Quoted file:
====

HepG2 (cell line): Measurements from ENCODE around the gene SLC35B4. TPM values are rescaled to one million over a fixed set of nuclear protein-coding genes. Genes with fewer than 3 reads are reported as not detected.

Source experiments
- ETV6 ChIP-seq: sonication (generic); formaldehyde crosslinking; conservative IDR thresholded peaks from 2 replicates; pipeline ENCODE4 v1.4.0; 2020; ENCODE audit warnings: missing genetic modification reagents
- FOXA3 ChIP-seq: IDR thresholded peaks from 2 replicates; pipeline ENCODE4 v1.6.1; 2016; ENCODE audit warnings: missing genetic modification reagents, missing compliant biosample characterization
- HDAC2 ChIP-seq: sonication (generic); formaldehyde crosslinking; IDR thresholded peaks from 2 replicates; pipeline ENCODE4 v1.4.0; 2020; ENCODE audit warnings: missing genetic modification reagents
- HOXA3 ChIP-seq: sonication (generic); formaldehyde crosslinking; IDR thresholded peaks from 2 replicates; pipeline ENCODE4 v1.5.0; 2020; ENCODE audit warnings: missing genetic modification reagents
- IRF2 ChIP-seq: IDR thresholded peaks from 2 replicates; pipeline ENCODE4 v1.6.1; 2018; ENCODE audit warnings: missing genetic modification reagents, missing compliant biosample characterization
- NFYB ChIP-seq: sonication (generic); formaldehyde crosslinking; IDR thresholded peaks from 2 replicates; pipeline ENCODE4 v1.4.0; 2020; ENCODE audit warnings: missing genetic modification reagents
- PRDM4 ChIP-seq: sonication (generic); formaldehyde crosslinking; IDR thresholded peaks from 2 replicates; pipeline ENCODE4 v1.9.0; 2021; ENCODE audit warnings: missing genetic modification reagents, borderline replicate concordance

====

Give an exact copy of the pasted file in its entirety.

HepG2 (cell line): Measurements from ENCODE around the gene SLC35B4. TPM values are rescaled to one million over a fixed set of nuclear protein-coding genes. Genes with fewer than 3 reads are reported as not detected.

Source experiments
- ETV6 ChIP-seq: sonication (generic); formaldehyde crosslinking; conservative IDR thresholded peaks from 2 replicates; pipeline ENCODE4 v1.4.0; 2020; ENCODE audit warnings: missing genetic modification reagents
- FOXA3 ChIP-seq: IDR thresholded peaks from 2 replicates; pipeline ENCODE4 v1.6.1; 2016; ENCODE audit warnings: missing genetic modification reagents, missing compliant biosample characterization
- HDAC2 ChIP-seq: sonication (generic); formaldehyde crosslinking; IDR thresholded peaks from 2 replicates; pipeline ENCODE4 v1.4.0; 2020; ENCODE audit warnings: missing genetic modification reagents
- HOXA3 ChIP-seq: sonication (generic); formaldehyde crosslinking; IDR thresholded peaks from 2 replicates; pipeline ENCODE4 v1.5.0; 2020; ENCODE audit warnings: missing genetic modification reagents
- IRF2 ChIP-seq: IDR thresholded peaks from 2 replicates; pipeline ENCODE4 v1.6.1; 2018; ENCODE audit warnings: missing genetic modification reagents, missing compliant biosample characterization
- NFYB ChIP-seq: sonication (generic); formaldehyde crosslinking; IDR thresholded peaks from 2 replicates; pipeline ENCODE4 v1.4.0; 2020; ENCODE audit warnings: missing genetic modification reagents
- PRDM4 ChIP-seq: sonication (generic); formaldehyde crosslinking; IDR thresholded peaks from 2 replicates; pipeline ENCODE4 v1.9.0; 2021; ENCODE audit warnings: missing genetic modification reagents, borderline replicate concordance